One of the most challenging tasks of leadership, and life, is perspective. Ralph Waldo Emerson said it best: The years teach much which the days never know. I spend much of my time with pastors and leaders from around the world. The surface questions vary, but the underlying ones are similar: “Where is God in all these difficulties? Why is leading so painful and slow? How do I make it long-term?” In this podcast I attempt to give a long view of leadership around God’s process of making us “great” leaders. (“Greatness” refers to remaining faithful to become the person God has called you to become, and do what He has called you to do.) Highlights include: Illusions we must unlearn; The most significant book that helped me stay the course in my most difficult years; Great counsel given to me that has stood the test of time; Practical tips for young leaders in. Read more.
Robert A. Caro’s towering biography, The Years of Lyndon Johnson: The Passage of Power, offers a penetrating insight about power and leadership: Although the cliché says that power always corrupts, what is seldom said, but what is equally true, is that power always reveals. When a man is climbing, trying to persuade others to give him power, concealment is necessary: to hide traits that might make others reluctant to give him power, to hide also what he wants to do with that power; if men recognized the traits or realized the aims, they might refuse to give him what he wants. But as a man obtains more power, camouflage is less necessary. The curtain begins to rise. The revealing begins. (xiv). Nothing reveals our character like succession and transitions. It reveals not just the character of the Senior Pastor or CEO, but the Board, the senior staff, and the congregation. Why? Power always reveals.. Read more.
I have had multiple conversations these past few weeks with pastors and leaders about the importance of healthy transitions, particularly as it relates to succession. Why? I am passionate about Jesus and the proclamation of His glory to the next generation. Over the decades I have repeatedly seen the destructive consequences of leaders who hand over power poorly. Andy Crouch says it best: “It is hard to think of many things that do more damage to an organization than leaders who have no plan for how they will hand over power…When leaders do not actively plan for the end of their power, and when we who are led by them allow them to indulge in fantasies of unending influence, they are idols, no matter how well disguised” (Strong and Weak, IVP 2016). I describe my own 4½-year interior succession process in the final 17 pages of The Emotionally Healthy Leader. Almost three years have. Read more.
Every new year marks an ending and a new beginning. In fact, embracing endings in order to receive new beginnings is one of the fundamental tasks of the spiritual life–and this is especially true for Christian leaders. Join Pete Scazzero and Rich Villodas in this month’s EH Leader Podcast as they look deeper into this central leadership theme. Click the video below to watch or the link to listen to the audio file. LISTEN HERE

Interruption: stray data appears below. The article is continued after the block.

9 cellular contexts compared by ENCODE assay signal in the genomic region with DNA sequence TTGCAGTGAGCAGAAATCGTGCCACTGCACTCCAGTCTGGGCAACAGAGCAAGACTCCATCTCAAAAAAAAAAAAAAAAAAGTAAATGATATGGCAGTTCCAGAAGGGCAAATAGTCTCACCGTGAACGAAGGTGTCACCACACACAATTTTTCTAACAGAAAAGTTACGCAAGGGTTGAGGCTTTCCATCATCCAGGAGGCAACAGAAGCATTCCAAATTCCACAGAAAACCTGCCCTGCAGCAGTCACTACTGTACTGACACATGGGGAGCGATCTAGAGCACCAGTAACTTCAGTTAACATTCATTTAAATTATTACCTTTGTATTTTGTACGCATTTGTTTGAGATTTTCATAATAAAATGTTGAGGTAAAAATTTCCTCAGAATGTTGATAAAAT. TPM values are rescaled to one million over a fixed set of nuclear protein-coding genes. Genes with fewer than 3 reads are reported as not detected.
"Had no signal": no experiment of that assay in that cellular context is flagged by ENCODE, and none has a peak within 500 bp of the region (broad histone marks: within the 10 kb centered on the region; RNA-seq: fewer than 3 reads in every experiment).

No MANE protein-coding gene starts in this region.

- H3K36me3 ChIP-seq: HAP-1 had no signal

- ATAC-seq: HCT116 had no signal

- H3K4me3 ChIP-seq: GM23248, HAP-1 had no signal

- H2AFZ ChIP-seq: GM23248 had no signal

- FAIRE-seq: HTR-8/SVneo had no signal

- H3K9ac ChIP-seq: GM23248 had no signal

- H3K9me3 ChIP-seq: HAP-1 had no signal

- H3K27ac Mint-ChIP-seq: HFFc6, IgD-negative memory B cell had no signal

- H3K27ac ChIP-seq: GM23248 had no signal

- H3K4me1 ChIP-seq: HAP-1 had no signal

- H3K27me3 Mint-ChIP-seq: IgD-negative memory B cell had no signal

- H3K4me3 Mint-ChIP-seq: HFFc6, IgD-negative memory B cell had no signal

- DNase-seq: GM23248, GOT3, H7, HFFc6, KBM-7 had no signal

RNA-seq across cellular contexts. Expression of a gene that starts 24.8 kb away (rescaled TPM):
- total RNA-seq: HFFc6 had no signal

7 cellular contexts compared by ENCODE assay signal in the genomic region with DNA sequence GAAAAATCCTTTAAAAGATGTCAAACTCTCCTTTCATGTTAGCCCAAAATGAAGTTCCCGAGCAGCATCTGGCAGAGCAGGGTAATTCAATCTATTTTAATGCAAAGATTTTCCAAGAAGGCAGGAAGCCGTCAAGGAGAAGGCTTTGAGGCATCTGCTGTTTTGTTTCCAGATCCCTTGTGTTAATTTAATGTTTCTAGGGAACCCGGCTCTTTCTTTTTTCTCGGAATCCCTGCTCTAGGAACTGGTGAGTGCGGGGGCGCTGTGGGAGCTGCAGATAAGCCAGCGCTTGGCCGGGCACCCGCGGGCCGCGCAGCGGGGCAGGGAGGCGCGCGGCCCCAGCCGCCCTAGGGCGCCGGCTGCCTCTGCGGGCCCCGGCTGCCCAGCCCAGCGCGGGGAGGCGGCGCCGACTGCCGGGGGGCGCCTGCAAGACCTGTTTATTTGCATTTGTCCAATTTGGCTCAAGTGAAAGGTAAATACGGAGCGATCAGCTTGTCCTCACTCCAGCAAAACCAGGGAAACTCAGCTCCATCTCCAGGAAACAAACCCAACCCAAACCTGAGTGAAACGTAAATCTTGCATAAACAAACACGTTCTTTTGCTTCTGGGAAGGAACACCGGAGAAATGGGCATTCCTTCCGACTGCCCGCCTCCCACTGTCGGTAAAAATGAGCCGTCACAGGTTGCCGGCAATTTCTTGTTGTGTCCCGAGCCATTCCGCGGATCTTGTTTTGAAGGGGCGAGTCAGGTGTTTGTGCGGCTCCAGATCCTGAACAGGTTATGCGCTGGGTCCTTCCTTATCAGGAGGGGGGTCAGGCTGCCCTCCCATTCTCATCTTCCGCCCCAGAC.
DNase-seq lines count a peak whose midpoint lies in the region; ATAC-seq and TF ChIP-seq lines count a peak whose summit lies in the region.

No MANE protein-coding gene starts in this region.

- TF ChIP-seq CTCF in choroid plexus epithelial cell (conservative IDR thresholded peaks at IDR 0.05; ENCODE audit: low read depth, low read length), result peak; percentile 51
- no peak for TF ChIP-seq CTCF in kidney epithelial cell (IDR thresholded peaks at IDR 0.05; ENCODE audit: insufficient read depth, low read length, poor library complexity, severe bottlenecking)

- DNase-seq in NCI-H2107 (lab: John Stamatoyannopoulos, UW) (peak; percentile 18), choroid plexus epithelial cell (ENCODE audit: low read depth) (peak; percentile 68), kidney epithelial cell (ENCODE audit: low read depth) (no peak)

Why are endings and transitions so poorly handled in our ministries, organizations, and teams? Why do we often miss God’s new beginnings, and the new work He is doing? We miss seeing what is ahead in part because we fail to apply a central theological truth — that death is a necessary prelude to resurrection. To bear long-term fruit for Christ, we need to recognize that some things must die so something new can grow. If we do not embrace this reality, we will tend to dread endings as signs of failure rather than opportunities for something new. Use the list of statements that follow to briefly assess your approach to endings and new beginnings: You Know You’re Not Doing Endings and New Beginnings Well When . . . You can’t stop ruminating about something from the past. You use busyness as an excuse to avoid taking time to grieve endings and losses or to allow for the. Read more.
Rich Villodas, who is now Lead Pastor of New Life Fellowship, led one of the workshops at our recent Emotionally Healthy Leadership Conference on “Emotionally Healthy Preaching.” Once again, it made a large impact on all who attended. One of Rich’s greatest gifts to the larger body of Christ is, I believe, in the art of preaching. The following is the core of what he shared: Preaching is foremost not about preaching. It’s about a life with God; a life of integrity, out of which we speak. This is the core of emotionally healthy preaching. Like many pastors and preachers, I love the art and science of preaching. I work hard for stories and illustrations that make biblical content accessible to our congregation. I work hard to understand the text exegetically. I think critically about how a passage of Scripture applies in our NYC context. All of these things are important. In addition to. Read more.